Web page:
Matt Hannah – Dreamland
Dreamland is a ten song album from Minneapolis headquartered singer/songwriter Matt Hannah. This second album from Hannah, following up his 2014 release Let the Lonely Fade, should raise Hannah to a place of preeminence among his contemporaries. The album doesn’t aim to be merely some memorable hodgepodge of different songs but, instead, is threaded together by a loose concept that seems almost novelistic in intent. The production presents all of Hannah’s songs in excellent fidelity and captures significant details that a less professional job would have missed while the album’s running order seems perfectly arranged. Hannah has really went the extra mile here; Dreamland more than reaffirms the talents on display during his debut, but takes a step further towards something with the potential to endure posterity’s judgment.
He opens it up with a strong title track. Hannah’s acoustic guitar work is one of the album’s consistent strengths and the basis of all his songwriting, but the title track is one of its best illustrations. It’s joined at critical junctures by wonderfully atmospheric pedal steel guitar playing that perfectly complements Hannah’s playing. “Broken Hearts & Broken Bones” kicks off with some hard-edged, clipped acoustic guitar before the full band comes in. It never gets too heavy handed, but the song has a nice stomp to it and swings like a mother. “Dandelion” is much more of a solo performance than the preceding songs, but Hannah is a more than capable musician who can pick up a tune single-handedly and carry it to its completion. It’s his best character portrait on the album and the lyrics are full of delicately rendered details that will engage listener’s imaginations. “Banks of the Mississippi” has some electric guitar making low-key contributions near the end, but much of the song is dominated by Hannah’s acoustic guitar.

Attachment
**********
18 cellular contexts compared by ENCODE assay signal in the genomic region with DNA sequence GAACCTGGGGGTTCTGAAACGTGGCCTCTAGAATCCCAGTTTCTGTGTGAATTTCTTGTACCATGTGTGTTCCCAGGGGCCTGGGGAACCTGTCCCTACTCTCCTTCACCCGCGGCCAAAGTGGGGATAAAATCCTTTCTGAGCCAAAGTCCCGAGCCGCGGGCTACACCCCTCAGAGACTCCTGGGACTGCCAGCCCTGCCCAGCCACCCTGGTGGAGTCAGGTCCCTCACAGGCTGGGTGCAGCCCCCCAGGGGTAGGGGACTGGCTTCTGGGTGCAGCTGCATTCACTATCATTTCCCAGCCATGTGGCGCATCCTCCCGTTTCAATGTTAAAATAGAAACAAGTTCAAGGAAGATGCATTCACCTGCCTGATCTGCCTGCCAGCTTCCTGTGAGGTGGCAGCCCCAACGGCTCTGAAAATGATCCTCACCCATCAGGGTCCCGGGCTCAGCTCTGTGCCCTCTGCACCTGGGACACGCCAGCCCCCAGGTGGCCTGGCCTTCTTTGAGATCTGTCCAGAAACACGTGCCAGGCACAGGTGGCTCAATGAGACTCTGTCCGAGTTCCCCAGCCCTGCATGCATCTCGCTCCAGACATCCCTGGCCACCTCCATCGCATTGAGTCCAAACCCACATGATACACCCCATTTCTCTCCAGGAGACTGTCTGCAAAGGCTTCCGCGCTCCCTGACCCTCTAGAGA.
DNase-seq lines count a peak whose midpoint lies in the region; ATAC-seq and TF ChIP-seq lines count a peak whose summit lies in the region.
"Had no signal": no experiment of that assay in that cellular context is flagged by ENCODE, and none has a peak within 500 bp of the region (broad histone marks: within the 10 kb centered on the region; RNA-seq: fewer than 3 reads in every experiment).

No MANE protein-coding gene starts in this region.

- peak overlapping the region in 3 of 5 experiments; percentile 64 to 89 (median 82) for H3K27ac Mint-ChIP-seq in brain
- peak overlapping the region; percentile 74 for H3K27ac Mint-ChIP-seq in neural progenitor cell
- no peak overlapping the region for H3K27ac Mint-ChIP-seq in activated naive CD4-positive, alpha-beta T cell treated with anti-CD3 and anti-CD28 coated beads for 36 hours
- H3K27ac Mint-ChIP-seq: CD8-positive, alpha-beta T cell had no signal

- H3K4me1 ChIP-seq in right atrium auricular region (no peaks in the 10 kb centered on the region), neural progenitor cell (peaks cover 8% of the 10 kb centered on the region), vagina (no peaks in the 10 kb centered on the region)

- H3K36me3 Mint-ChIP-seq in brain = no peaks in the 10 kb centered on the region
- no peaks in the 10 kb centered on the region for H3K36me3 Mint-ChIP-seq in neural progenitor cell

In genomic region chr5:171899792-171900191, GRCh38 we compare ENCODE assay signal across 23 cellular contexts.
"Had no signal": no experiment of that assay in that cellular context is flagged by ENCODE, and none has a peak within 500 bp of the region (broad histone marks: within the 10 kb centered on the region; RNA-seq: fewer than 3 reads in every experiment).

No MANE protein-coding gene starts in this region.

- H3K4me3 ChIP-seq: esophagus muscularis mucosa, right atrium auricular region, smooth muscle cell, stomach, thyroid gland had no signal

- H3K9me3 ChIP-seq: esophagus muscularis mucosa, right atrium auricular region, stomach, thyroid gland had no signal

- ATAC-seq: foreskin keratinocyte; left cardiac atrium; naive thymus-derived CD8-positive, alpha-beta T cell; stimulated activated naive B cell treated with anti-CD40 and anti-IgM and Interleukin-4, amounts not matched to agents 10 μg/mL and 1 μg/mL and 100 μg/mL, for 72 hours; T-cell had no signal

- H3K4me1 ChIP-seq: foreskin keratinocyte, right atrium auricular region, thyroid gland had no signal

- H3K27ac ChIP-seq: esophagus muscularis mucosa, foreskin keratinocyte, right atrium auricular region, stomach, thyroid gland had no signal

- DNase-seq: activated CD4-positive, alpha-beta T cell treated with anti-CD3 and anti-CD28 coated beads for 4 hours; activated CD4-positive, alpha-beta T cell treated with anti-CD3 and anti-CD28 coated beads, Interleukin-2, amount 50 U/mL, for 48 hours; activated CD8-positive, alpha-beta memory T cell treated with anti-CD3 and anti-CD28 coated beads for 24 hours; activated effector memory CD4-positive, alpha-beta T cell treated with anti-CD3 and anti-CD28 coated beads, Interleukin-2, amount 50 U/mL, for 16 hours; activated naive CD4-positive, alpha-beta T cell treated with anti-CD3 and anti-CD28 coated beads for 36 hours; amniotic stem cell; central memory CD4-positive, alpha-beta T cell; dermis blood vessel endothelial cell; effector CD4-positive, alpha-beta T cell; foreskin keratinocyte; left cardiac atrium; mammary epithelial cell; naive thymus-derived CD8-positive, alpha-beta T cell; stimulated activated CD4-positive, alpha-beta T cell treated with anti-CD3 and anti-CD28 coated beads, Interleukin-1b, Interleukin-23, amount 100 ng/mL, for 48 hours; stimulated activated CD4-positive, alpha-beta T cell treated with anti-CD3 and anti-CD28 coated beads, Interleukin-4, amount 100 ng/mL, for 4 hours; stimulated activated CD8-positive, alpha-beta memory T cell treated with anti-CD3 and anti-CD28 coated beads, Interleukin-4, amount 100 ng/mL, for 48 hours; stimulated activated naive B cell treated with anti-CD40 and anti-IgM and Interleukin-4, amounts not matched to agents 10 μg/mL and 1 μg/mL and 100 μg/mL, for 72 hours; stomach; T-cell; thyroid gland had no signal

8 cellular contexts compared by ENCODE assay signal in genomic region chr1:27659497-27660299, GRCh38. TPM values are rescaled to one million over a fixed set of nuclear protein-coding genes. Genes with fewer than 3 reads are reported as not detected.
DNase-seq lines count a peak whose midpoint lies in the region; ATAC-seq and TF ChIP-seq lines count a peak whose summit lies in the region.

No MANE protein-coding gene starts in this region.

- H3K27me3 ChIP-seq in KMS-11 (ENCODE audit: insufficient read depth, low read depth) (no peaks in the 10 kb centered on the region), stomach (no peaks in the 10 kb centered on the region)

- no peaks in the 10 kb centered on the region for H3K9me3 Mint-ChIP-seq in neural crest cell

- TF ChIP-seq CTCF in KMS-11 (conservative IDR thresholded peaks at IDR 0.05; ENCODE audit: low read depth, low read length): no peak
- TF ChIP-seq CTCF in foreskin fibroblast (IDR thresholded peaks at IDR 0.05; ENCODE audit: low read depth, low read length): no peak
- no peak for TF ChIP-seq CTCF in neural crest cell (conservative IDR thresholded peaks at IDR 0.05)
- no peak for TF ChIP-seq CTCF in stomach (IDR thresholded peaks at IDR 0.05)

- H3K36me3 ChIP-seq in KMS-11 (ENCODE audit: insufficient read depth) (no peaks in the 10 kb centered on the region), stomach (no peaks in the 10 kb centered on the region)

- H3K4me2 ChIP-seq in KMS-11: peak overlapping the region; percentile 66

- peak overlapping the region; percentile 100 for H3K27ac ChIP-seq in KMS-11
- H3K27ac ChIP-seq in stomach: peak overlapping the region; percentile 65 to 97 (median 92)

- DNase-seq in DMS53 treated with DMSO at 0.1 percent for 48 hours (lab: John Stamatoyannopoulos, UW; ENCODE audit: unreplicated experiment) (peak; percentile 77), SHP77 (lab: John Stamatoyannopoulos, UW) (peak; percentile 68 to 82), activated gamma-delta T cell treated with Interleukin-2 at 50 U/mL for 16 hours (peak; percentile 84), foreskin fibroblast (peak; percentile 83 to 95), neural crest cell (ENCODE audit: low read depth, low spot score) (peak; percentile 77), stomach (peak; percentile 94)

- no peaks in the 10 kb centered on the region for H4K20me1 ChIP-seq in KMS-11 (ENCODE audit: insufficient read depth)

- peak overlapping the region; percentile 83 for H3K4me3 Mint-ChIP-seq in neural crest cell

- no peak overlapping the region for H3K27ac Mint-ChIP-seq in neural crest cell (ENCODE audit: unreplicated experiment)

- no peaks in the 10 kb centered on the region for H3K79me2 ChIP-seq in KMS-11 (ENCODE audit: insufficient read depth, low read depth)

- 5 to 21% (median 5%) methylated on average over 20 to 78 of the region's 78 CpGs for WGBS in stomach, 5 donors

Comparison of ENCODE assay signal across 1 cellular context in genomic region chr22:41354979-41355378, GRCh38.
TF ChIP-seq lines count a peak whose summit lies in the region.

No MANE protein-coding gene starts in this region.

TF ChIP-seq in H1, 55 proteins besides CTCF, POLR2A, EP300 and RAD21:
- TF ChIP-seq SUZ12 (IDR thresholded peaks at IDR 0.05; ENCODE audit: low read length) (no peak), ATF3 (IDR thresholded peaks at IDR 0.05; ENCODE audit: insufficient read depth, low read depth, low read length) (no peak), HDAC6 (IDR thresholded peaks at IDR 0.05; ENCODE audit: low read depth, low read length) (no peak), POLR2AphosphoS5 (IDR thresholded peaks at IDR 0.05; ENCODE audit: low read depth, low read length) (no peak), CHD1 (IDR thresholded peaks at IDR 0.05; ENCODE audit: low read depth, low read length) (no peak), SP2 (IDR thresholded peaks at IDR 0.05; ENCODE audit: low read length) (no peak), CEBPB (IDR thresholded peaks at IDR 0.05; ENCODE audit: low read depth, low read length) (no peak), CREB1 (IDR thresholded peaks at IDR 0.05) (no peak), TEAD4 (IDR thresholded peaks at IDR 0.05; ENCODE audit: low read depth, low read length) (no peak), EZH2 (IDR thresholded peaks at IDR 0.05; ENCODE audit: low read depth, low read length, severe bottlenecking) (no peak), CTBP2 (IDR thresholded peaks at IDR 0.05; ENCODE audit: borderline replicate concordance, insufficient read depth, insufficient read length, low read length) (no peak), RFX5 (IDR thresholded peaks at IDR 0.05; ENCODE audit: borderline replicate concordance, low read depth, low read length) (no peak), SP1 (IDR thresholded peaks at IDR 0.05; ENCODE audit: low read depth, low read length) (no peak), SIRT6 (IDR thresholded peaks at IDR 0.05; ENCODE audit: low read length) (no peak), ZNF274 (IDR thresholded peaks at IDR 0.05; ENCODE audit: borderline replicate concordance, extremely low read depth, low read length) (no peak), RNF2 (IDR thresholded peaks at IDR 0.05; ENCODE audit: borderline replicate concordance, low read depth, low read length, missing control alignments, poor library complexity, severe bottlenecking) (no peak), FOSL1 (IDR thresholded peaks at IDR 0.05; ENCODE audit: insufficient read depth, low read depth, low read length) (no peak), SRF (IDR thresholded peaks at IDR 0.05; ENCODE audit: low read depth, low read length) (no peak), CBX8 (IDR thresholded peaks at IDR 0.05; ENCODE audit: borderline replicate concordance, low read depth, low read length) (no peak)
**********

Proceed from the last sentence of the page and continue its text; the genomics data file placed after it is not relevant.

The guitar means a lot to the song “Set Free”. The lyrical content is quite exceptional and Hannah really makes it go thanks to his energetic, but tempered, delivery, but it’s the instrumental break and resulting guitar solo that really seals the deal for this song. “The Night is My Home” has minimal accompaniment from other instruments except for a very light of touch of keyboards in the background. The center of the performance is Hannah’s voice and guitar playing. It has a tender touch that makes the most of the song’s melody without ever making things too precious. “Different Kind of Light” is a song with intelligent lyrics and a dynamic arrangement gradually scaling upwards in terms of musical intensity. These are the sort of dramatic shifts we usually associate with rock songs; Hannah makes excellent use of these turns to enhance what might have otherwise been a more delicate track. The final blast of blues on Dreamland comes with the steel guitar opening of “Gone”. This is, in some ways, the album’s most commercial track and has a strong musical and lyrical hook to draw listeners in. Dreamland is one of the young year’s best releases and transcends musical labels.
9 out of 10 stars